Go Back  PPRuNe Forums > Flight Deck Forums > Tech Log
Reload this Page >

landing Perfomance B737NG

Tech Log The very best in practical technical discussion on the web

landing Perfomance B737NG

Old 31st Oct 2008, 17:46
  #1 (permalink)  
Thread Starter
 
Join Date: Oct 2008
Location: bangalore
Age: 55
Posts: 1
Likes: 0
Received 0 Likes on 0 Posts
landing Perfomance B737NG

Recently started flying the jet, the QRH says ldg distances are unfactored what exactly does it signify and factors of 1.67/1.43 have to be done or they have been considered? Perfomance on autobrakes show that the aircraft comes to a halt within the laid down distances.

Also can somebody tell me how to command a constant ROD say 2000fpm descent with VNAV path?
3163micky is offline  
Old 31st Oct 2008, 17:57
  #2 (permalink)  
 
Join Date: Feb 2007
Location: -------
Posts: 478
Likes: 0
Received 0 Likes on 0 Posts
The QRH unfactored distances of the 737 are pure distances from 50 feet above threshold to a complete stop (+/- corrections in case of tail/head wind, reversers inop. etc...). They are in the Performance inflight section and are advisory.The VNAV Path keeps the path between waypoint, rod coming with speeds, if you want a particular rod just use VS, (or Level change with manual throttles;-))FB
Fullblast is offline  
Old 31st Oct 2008, 18:18
  #3 (permalink)  
 
Join Date: Sep 2008
Location: The Middle East
Posts: 118
Likes: 0
Received 0 Likes on 0 Posts
Technically no you don't have to apply the factors to the QRH because the performance is intended to be used in flight, ie after dispatch. The despatch rules do not apply in flight.

The point of VNAV is to give an idle descent from T/D. Not sure why you would want to use VNAV path to descend at a specific ROD, the only way I can think of doing it is to create 2 waypoints with hard altitudes and a set distance apart.

For example, say ground speed of 300kts or 5nm a min, so for 2000fpm RoD, it would take 5 min to loose 10 000ft, in which time you cover 25 nm over the ground. So 2 waypoints seperated vertically by 10 000ft and laterally 25nm would do it. Much easier to use V/S or LVL CHG.
mona lot is offline  
Old 31st Oct 2008, 20:35
  #4 (permalink)  
 
Join Date: Oct 2006
Location: N/a
Posts: 59
Likes: 0
Received 0 Likes on 0 Posts
The disadvantage of V/S and LVL CHG is that any altitude constraints in the route will not be protected. This is particularly important for someone new to type or unfamiliar with company routes etc. An autopilot coupled to VNAV PATH or VNAV SPD will assure compliance. If you are descending in VNAV path and you want to fly a constant ROD for a while, switch to VNAV SPD and over-ride the autothrottles from flight idle into ARM mode. You can then adjust thrust to achieve the required ROD. This is similar to using LVL CHG, except that when a waypoint is sequenced that has an altitude constraint; LVL CHG will bust straight through it. VNAV SPD will revert to VNAV PATH and comply with the restriction.
Artisan is offline  
Old 31st Oct 2008, 22:52
  #5 (permalink)  
 
Join Date: Dec 2002
Location: UK
Posts: 2,463
Likes: 0
Received 9 Likes on 5 Posts
See Takeoff / Landing on Wet, Contaminated and Slippery Runways,
Page 118 onwards, which may help.

Knowing the Distance.
Managing Threats and Errors During Approach and Landing.
AC 91-71 Runway Overrun Prevention.
Landing Performance of Large Transport Aeroplane.
safetypee is online now  
Old 1st Nov 2008, 00:12
  #6 (permalink)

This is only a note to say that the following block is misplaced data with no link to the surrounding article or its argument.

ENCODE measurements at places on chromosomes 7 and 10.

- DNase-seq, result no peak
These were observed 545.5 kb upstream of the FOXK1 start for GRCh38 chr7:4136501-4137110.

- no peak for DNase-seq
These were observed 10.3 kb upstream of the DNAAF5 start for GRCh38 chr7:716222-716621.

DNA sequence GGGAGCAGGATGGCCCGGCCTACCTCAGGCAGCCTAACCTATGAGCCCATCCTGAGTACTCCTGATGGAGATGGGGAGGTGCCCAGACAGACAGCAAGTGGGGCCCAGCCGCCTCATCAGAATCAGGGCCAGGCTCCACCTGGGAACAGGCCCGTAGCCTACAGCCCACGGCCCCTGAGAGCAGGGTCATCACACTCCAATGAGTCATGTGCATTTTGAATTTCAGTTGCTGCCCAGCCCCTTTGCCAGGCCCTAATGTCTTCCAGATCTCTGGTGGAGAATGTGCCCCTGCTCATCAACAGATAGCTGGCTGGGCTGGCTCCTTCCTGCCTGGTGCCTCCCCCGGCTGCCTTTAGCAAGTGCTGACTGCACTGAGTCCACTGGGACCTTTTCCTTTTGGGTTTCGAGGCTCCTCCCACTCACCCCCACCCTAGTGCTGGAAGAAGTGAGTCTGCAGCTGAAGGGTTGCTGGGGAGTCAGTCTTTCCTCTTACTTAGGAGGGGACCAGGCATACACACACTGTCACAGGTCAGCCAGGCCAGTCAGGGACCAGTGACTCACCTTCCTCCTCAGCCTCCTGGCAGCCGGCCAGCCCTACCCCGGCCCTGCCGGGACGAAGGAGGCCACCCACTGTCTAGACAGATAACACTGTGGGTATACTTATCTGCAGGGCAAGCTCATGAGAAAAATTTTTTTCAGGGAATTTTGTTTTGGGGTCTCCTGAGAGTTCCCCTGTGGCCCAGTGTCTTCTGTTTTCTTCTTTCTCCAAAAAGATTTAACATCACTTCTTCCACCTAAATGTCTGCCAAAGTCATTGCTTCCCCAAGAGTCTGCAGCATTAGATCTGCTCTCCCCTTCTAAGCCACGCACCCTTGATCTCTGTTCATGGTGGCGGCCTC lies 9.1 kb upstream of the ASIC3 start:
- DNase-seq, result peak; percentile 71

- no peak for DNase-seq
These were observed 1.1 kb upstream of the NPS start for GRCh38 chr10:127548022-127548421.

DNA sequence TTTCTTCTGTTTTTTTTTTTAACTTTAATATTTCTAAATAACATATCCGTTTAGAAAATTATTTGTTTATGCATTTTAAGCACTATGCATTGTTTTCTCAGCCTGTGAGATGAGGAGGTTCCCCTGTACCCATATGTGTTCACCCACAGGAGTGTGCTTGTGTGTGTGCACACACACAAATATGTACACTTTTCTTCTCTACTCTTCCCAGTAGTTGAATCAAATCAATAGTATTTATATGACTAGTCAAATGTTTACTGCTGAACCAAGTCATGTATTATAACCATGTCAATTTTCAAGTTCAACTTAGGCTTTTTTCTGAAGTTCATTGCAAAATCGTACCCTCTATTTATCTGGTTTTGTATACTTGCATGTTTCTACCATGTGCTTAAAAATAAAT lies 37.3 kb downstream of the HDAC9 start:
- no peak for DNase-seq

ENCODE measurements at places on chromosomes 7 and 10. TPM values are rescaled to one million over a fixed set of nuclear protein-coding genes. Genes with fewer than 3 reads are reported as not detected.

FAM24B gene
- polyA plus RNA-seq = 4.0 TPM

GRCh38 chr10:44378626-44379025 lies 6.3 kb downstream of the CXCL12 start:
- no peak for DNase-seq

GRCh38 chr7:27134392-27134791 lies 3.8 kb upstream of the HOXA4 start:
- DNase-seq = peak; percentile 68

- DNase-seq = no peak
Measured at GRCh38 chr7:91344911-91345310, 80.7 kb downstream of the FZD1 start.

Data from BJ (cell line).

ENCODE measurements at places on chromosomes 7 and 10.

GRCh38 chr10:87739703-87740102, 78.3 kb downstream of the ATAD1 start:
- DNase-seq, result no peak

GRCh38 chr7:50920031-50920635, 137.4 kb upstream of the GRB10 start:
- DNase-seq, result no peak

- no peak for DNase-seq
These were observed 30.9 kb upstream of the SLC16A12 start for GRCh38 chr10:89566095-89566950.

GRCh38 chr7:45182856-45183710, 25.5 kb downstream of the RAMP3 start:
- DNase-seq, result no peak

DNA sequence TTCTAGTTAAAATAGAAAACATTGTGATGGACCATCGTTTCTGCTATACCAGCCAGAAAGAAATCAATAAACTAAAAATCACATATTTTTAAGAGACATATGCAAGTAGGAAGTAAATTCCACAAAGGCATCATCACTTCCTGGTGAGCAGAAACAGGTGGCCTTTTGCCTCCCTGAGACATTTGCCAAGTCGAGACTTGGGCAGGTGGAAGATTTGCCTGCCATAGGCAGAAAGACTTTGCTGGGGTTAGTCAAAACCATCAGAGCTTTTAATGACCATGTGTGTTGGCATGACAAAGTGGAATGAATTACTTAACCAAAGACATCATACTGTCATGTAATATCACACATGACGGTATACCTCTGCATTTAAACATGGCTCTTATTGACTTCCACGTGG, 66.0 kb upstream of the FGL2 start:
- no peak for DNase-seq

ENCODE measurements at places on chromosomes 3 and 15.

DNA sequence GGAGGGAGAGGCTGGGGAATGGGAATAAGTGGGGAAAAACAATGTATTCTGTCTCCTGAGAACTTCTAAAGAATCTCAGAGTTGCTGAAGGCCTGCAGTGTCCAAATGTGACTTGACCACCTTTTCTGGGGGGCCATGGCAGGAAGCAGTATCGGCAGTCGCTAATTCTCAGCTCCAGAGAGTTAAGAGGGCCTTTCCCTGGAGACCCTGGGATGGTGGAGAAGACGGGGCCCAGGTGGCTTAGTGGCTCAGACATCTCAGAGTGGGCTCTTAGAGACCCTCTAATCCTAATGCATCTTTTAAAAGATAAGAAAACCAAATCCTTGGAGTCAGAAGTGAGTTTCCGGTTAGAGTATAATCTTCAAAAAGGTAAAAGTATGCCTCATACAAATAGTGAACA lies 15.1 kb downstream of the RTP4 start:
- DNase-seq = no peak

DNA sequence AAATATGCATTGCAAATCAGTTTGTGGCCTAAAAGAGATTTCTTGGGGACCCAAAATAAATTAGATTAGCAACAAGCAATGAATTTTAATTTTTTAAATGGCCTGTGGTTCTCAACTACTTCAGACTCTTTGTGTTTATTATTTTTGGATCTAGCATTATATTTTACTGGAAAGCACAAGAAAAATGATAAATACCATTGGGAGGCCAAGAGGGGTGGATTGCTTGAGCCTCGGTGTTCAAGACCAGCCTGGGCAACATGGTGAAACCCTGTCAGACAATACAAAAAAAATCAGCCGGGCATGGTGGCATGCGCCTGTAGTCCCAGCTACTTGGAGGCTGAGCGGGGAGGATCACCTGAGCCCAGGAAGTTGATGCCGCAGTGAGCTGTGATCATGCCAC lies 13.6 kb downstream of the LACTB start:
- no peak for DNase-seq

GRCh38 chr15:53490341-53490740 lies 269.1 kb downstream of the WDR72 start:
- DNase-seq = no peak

Moderator
 
Join Date: Apr 2001
Location: various places .....
Posts: 7,195
Received 109 Likes on 70 Posts
Technically no you don't have to apply the factors to the QRH because the performance is intended to be used in flight, ie after dispatch. The despatch rules do not apply in flight.

Perhaps a very simplistically dangerous philosophy ?

In the situation of an abnormal or emergency, the pilot appropriately needs to have a reasonable set of data available for his/her assessment in resolving the recovery. Indeed, it may be necessary (and appropriate, on occasion) for the recovery to involve reduced margins when compared to the normal certification approach.

Keeping in mind that the distance factors are built in to provide a reasonable probability of successfully completing the flight, it is more appropriate for the pilot to

(a) assess all reasonable options

(b) rank the options according to whatever criteria are pertinent to the particular situation

(c) adopt the most appropriate solution for recovery

In respect of landing distance factors, this might come down to comparing multiple available runways .. one should have a good risk-mitigating reason for deciding to use a runway with a significantly lesser factor. If, of course, there is only one runway available then that part of the solution risk assessment can be bypassed ...

The philosophy can be carried across to considerations of any post launch defect situation .. assess and rank the options prior to making the call. One of the resources you have is the MEL .. if you have time to review the MEL, and you choose not to, then I would prefer NOT to be in your shoes at the eventual enquiry if the recovery turns pear-shaped.

The 1.67 factor applies to heavy aircraft scheduled performance while 1.43 normally is for alternate aerodromes if the particular rules permit the distinction.
john_tullamarine is offline  

Posting Rules
You may not post new threads
You may not post replies
You may not post attachments
You may not edit your posts

BB code is On
Smilies are On
[IMG] code is On
HTML code is Off
Trackbacks are Off
Pingbacks are Off
Refbacks are Off


Thread Tools
Search this Thread

Contact Us - Archive - Advertising - Cookie Policy - Privacy Statement - Terms of Service

Copyright © 2024 MH Sub I, LLC dba Internet Brands. All rights reserved. Use of this site indicates your consent to the Terms of Use.